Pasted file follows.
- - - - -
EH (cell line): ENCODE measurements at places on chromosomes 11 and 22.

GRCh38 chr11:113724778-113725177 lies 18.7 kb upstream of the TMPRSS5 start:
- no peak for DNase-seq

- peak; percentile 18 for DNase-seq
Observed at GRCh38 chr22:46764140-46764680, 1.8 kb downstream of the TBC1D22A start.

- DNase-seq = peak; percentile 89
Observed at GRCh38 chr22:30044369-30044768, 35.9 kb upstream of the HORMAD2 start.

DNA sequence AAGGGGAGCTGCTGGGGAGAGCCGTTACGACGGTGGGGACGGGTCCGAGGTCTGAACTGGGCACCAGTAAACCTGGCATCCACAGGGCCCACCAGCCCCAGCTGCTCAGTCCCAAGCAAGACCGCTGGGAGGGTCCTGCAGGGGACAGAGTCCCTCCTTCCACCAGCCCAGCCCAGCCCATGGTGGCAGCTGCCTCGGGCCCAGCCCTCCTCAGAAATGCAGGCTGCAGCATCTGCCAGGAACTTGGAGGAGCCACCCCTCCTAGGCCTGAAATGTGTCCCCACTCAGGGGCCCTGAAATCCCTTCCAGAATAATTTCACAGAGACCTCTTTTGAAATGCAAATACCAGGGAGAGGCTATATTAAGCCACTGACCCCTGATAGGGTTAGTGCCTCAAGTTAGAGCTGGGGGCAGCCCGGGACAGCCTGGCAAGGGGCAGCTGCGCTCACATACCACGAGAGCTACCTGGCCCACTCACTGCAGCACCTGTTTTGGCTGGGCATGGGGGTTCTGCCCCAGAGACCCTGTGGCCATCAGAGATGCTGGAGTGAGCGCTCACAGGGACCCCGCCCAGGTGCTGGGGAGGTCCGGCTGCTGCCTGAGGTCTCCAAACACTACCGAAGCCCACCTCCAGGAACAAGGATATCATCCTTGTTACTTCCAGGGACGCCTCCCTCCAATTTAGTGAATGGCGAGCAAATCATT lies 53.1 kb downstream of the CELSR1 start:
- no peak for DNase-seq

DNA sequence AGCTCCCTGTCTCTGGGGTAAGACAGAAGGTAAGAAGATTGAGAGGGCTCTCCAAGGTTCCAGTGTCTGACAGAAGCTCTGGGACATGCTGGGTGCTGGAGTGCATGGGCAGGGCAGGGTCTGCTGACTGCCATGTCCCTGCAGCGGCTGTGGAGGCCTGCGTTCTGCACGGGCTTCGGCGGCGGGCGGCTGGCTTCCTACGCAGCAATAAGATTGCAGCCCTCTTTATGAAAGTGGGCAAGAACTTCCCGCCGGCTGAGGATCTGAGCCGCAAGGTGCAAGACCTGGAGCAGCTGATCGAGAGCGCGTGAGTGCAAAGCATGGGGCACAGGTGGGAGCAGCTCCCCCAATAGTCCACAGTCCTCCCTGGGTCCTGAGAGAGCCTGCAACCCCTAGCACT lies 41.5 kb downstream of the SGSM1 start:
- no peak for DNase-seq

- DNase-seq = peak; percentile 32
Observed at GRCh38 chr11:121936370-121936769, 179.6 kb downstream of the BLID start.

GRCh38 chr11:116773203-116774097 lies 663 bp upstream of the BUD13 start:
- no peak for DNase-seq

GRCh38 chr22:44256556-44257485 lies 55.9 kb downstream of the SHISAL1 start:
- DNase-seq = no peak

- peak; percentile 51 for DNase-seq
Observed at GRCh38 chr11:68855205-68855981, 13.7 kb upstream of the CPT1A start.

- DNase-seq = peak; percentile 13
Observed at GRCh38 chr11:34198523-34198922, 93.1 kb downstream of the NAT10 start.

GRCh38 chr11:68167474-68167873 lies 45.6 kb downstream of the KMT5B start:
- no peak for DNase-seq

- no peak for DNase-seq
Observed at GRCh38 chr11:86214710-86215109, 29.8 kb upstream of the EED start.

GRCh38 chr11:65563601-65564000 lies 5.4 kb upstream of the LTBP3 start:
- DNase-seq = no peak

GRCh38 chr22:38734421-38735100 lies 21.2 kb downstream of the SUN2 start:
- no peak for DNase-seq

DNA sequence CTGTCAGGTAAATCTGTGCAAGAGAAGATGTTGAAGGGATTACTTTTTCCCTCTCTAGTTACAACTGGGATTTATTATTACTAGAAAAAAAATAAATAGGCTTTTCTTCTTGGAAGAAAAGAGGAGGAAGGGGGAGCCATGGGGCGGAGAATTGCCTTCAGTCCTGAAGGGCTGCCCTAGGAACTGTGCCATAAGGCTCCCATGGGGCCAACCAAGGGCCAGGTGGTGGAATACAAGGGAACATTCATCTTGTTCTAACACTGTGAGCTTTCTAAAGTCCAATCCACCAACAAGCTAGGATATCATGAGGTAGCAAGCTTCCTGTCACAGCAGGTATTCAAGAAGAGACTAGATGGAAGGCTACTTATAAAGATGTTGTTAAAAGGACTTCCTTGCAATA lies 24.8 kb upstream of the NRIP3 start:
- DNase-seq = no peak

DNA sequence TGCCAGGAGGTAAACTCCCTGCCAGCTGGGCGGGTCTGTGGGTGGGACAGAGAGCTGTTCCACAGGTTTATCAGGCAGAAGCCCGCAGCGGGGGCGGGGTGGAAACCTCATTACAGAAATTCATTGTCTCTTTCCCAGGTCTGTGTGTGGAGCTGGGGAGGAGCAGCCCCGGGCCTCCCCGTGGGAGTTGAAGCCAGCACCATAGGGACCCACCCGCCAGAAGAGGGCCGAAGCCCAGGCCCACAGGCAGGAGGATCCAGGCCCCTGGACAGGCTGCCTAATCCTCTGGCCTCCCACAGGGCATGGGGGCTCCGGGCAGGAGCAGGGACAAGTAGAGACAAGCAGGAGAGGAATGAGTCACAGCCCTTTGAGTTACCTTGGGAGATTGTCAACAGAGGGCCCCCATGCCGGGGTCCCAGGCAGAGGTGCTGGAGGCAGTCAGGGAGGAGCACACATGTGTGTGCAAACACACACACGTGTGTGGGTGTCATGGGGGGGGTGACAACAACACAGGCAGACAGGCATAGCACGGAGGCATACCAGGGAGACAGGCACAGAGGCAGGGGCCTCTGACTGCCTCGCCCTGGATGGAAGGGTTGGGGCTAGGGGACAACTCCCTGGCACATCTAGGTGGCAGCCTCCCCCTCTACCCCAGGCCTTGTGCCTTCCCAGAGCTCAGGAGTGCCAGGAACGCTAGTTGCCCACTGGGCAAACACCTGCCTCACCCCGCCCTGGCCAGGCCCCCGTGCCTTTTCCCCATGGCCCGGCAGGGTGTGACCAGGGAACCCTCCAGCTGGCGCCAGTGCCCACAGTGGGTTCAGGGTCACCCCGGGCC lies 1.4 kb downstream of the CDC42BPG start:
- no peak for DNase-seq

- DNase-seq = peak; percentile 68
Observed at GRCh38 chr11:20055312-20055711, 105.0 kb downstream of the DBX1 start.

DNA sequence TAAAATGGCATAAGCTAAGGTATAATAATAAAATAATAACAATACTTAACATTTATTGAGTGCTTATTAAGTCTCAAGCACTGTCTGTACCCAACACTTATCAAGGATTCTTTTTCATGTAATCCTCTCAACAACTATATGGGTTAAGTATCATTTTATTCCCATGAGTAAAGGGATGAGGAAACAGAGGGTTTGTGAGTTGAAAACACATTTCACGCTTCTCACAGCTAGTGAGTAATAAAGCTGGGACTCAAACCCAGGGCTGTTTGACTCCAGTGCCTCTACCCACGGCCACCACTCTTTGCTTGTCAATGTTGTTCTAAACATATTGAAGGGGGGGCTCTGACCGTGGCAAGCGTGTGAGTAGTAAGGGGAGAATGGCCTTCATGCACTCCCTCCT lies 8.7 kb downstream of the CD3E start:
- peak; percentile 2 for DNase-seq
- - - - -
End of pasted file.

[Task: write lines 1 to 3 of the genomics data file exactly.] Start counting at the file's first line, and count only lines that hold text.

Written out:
EH (cell line): ENCODE measurements at places on chromosomes 11 and 22.

GRCh38 chr11:113724778-113725177 lies 18.7 kb upstream of the TMPRSS5 start:
- no peak for DNase-seq